Investors rattled as Hungary unveils $2.19 bln windfall tax plan
Hungary on Thursday announced new windfall taxes worth 800 billion forints ($2.19 billion) on "extra profits" earned by banks, energy companies and other firms to plug a budget gap, hitting Budapest stocks and rattling investors.
Hungary on Thursday announced new windfall taxes worth 800 billion forints ($2.19 billion) on "extra profits" earned by banks, energy companies and other firms to plug a budget gap, hitting Budapest stocks and rattling investors. Prime Minister Viktor Oban needs to raise revenues to bolster government finances after his pre-election spending spree and caps on energy bills, which helped him win a landslide victory last month.
The plan for the new taxes on banks, insurers, large retail chains, the energy industry and trading firms, telecoms companies and airlines is reminiscent of Orban's tax regime used to fix the budget after he swept to power in 2010. The taxes aim to reduce the budget deficit this year and next, targeting a reduction in the budget shortfall to 3.5% of GDP in 2023.
In response, Hungary's blue-chip stocks slumped, led by oil and gas group MOL and OTP. MOL fell nearly 7%, OTP fell nearly 3% and Magyar Telekom stocks dropped almost 5% as of 1330 GMT. Some 60% of the deficit adjustment will come from spending cuts at ministries and by postponing some public investments, Economic Development Minister Marton Nagy told a briefing on Thursday. The new taxes, which will be in addition to existing levies, will make up the rest.
"We will raise the required revenue primarily from the special taxes on extra profits," Nagy, a former central bank deputy governor, said. Nagy said banks will have to contribute 300 billion forints per year on top of their existing taxes, while energy companies -- mostly MOL -- will have to pay 300 billion forints, with MOL bearing the brunt of the burden.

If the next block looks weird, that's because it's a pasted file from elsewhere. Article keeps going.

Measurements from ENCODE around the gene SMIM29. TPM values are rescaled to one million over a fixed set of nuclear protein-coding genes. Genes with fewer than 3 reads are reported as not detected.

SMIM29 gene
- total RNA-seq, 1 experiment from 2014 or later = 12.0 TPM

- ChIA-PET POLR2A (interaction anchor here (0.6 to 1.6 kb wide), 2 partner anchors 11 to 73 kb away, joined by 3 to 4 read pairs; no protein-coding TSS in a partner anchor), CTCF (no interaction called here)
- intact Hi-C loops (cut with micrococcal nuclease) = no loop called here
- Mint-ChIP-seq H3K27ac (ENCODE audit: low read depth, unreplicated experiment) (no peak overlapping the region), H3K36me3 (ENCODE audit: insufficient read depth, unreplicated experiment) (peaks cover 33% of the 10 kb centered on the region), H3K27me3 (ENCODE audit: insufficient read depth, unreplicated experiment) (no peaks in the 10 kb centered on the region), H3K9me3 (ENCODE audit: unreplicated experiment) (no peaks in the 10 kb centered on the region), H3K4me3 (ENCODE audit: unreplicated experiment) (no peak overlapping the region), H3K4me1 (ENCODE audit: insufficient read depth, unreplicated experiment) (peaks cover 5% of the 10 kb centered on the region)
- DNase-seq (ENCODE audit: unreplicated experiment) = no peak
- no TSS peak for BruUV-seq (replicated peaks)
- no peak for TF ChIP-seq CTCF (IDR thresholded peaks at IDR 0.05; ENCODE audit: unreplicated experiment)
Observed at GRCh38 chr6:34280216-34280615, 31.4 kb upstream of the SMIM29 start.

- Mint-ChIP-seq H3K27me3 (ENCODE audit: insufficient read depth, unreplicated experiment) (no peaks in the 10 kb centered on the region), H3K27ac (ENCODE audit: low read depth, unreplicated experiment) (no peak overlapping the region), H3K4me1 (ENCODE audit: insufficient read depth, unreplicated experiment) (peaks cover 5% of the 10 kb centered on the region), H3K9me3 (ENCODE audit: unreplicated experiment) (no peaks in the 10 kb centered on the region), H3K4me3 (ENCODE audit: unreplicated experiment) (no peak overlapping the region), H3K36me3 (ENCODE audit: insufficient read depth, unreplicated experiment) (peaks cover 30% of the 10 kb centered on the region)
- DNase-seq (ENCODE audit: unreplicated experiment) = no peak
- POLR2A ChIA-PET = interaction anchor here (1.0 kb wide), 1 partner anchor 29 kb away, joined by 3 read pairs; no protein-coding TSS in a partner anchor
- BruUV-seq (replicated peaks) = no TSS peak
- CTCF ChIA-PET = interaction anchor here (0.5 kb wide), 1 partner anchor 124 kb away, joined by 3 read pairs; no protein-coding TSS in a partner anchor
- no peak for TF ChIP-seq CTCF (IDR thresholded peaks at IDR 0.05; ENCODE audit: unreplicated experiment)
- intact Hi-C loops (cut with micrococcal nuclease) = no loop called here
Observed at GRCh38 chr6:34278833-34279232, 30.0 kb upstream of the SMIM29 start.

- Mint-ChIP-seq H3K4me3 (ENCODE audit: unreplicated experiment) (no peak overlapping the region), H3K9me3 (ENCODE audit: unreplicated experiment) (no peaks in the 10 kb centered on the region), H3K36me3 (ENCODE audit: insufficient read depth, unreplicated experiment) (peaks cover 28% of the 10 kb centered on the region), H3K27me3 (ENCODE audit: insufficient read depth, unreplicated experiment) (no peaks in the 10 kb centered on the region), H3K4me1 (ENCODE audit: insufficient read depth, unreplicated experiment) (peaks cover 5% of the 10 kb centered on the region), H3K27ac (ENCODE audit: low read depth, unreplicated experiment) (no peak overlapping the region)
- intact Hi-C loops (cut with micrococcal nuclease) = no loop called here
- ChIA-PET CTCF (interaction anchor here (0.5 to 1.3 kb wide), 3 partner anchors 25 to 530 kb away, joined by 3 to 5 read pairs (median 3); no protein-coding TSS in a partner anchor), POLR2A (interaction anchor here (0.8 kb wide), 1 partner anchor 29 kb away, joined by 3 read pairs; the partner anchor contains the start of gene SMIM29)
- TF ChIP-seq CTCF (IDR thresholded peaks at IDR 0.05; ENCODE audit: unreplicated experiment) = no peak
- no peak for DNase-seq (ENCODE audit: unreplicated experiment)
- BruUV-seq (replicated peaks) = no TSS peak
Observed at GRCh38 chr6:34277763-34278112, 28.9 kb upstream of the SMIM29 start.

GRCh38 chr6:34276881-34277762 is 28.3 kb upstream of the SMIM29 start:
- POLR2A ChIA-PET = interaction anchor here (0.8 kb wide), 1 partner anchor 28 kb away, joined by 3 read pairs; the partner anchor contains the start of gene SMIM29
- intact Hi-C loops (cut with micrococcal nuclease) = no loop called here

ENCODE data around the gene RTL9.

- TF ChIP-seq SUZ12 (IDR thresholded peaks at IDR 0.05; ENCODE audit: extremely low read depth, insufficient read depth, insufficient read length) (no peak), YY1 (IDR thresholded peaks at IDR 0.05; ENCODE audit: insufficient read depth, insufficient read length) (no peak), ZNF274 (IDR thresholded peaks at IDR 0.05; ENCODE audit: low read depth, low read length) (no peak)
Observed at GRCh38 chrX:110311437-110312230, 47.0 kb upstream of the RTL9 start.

He said MOL was making big profits by using cheaper Russian Urals crude at its refineries. Nagy's comments on MOL come as Hungary continues to push back on European Union plans for an embargo on Russian oil, demanding energy investment before it agrees to a ban.
NOT A GOOD MESSAGE Orban said the new windfall taxes would be applied in 2022 and 2023.
Some of Orban's previous temporary special taxes are still in effect and are putting a squeeze on profits across a wide range of sectors. As a result, the latest tax hit on Hungary's corporate sector has unsettled investors.
"These steps do not send a good message in terms of investor confidence ... as an investor you look at which sector will outperform, and you cannot find any because when you have a sector that outperforms, the government takes the profit away," said Bence Jozsa, an analyst at brokerage Equilor. "This is what we can see now, and that's why stocks are plummeting."
Last week, Nagy told a parliament hearing that the government wanted to boost the share of domestic ownership in further key strategic sectors. Over the past decade, businessmen close to the government have acquired large chunks of the bank sector, media, and energy companies. Nagy mentioned food retail chains, and insurance companies, and telecoms where "domestic ownership must become dominant."
Asked about those comments, Nagy said the new taxes and the government's plans in those sectors were not linked, adding however, that "It was the personal decision of these investors" how long they wanted to remain in the Hungarian market. The new tax on banks will be levied on net interest income and fee and commission income, while a turnover tax on retail chains with an annual turnover worth more than 100 billion forints will rise to 4.1% from 2.7%, Nagy said.
The banks and companies affected declined to comment ahead of the announcement. ($1 = 365.7200 forints)
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